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|Document Type: ||Thesis or dissertation|
|Title: ||Acquisition and sharing of innovative manufacturing knowledge for preliminary design|
|Authors: ||Mountney, Sara|
|Supervisors: ||Gao, James X.|
|Issue Date: ||2009|
|Abstract: ||This study investigates the identification, acquisition and sharing of innovative manufacturing knowledge for the preliminary design of complex mechanical components. Such components need to satisfy multiple, often conflicting design and performance requirements. Some degree of innovation may be required, involving the development of new manufacturing processes. The innovative nature of this manufacturing knowledge makes it difficult to define, codify and share, especially during preliminary design, where this can present significant risks in the design process. Current methods of knowledge sharing do not account for the immature nature of innovative manufacturing knowledge and the combined explicit and tacit elements needed to express it.
A flexible interpretive research study with inductive and hypothesis testing elements was undertaken to explore this novel knowledge management problem. During the inductive phase, two data collection activities were undertaken to investigate the manufacturing knowledge required for the preliminary design of gas turbine engines. Using a data driven approach, the main findings which emerged were: the need to include an assessment of the maturity of the design process; the need to use a range of tacit and explicit knowledge to effectively share this and the need to manage knowledge across different domain boundaries. A conceptual framework of the findings was used to develop a hypothesis of knowledge requirements for preliminary design.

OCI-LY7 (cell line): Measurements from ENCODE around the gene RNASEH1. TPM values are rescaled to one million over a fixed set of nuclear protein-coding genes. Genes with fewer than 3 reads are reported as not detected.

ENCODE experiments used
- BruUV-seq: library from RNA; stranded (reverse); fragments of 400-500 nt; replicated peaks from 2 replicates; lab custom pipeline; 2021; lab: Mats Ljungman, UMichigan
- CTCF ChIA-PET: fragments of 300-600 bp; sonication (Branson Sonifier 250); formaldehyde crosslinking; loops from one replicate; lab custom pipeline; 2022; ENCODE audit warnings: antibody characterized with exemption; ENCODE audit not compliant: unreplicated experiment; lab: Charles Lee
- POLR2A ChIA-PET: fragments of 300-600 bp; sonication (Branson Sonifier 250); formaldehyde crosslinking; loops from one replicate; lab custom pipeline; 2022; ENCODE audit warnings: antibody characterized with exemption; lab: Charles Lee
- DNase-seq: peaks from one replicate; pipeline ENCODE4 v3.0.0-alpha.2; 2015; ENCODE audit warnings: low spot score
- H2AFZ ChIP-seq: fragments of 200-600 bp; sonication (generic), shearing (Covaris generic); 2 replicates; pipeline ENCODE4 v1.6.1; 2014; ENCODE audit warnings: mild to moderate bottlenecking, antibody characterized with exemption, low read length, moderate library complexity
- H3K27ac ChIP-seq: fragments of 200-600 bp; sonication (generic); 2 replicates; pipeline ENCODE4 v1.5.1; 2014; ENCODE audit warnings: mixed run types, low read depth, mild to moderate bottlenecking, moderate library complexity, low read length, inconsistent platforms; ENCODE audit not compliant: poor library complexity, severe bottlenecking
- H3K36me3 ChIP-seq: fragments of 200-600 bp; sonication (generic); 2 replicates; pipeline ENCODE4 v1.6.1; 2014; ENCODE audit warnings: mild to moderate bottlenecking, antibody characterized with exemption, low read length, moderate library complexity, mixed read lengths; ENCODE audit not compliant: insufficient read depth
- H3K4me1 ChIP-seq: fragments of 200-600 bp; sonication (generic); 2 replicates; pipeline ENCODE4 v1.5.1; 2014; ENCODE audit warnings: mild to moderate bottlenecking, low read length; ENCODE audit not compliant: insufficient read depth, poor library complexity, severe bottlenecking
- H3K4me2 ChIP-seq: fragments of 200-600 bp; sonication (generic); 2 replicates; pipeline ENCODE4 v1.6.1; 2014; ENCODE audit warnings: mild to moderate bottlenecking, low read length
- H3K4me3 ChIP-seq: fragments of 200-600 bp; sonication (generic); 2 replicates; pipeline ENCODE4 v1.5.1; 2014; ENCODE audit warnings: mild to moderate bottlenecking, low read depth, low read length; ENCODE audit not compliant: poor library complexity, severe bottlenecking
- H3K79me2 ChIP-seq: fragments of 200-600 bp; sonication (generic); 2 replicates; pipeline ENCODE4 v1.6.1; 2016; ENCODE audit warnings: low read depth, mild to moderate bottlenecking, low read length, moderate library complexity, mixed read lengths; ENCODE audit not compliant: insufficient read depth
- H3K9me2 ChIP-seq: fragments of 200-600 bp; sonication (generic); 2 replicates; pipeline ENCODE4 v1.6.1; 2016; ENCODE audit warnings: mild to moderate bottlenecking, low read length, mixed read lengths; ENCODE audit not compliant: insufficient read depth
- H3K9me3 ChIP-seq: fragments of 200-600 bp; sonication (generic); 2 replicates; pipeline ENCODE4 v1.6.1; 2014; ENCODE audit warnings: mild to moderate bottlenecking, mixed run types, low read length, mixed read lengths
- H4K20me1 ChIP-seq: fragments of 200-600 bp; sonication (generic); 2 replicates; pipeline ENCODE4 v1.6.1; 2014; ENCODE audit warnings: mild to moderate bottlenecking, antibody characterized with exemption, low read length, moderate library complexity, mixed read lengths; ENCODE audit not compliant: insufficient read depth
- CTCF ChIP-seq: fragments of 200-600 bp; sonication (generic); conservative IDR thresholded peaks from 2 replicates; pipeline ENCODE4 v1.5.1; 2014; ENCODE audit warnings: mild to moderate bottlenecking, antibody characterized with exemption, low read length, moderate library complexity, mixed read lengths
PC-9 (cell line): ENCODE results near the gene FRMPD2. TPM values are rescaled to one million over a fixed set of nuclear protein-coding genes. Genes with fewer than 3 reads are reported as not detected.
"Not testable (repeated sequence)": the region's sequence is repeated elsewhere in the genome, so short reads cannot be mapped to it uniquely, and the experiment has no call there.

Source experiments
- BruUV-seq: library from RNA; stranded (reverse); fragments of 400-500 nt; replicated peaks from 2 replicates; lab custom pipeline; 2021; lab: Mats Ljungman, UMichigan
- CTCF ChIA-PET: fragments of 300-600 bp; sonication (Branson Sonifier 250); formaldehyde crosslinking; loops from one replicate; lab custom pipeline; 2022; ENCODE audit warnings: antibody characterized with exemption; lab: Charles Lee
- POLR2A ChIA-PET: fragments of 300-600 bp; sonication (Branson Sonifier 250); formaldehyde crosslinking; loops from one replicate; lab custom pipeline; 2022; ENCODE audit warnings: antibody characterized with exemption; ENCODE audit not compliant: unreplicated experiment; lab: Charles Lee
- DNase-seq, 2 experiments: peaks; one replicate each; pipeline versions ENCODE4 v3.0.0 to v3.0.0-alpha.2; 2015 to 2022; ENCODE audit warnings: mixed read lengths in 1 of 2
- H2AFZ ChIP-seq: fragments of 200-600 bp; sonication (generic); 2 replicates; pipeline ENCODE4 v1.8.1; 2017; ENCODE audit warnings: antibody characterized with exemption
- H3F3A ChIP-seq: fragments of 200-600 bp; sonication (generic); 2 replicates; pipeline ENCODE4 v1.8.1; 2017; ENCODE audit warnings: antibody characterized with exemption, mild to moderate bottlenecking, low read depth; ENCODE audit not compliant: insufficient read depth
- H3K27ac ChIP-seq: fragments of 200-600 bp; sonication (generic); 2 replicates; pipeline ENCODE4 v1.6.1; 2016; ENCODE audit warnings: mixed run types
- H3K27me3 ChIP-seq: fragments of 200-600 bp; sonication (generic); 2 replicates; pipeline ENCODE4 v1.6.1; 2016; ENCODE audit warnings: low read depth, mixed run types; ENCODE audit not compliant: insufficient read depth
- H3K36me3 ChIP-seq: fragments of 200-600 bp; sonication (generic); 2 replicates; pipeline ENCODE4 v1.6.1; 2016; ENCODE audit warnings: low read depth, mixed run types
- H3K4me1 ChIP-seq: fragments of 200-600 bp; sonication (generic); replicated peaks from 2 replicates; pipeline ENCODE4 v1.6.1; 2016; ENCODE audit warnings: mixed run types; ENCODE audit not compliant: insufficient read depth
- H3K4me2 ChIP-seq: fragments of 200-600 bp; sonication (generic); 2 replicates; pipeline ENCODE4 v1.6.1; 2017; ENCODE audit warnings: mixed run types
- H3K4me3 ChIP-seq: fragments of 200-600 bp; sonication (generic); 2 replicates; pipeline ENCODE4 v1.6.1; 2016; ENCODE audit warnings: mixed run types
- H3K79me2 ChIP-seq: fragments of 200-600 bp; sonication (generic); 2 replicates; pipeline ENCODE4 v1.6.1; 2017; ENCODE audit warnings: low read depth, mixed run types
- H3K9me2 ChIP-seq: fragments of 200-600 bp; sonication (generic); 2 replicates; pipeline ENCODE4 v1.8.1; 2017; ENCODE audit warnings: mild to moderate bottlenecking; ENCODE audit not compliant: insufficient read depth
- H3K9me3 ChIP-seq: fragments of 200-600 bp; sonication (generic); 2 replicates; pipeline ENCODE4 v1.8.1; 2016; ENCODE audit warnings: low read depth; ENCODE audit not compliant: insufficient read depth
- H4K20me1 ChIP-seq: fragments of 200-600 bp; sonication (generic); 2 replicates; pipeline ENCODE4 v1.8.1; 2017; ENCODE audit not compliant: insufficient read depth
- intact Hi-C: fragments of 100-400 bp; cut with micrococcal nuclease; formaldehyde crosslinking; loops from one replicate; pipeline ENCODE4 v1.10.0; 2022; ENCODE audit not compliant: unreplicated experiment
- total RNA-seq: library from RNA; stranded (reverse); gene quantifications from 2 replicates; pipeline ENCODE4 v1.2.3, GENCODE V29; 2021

For the hypothesis testing phase, a systematic methodology to identify, acquire and share innovative manufacturing knowledge for preliminary design was developed from the knowledge requirements. This approach allowed both explicit and tacit knowledge sharing. An evaluation of the methodology took place using three different industrial cases, each with a different component / manufacturing process. The evaluations demonstrated that using the range of knowledge types for transferring knowledge was effective for the specific cases studied and confirmed the hypothesis developed.|
|Appears in Collections:||PhD, EngD and MSc by research theses (School of Applied Sciences)|
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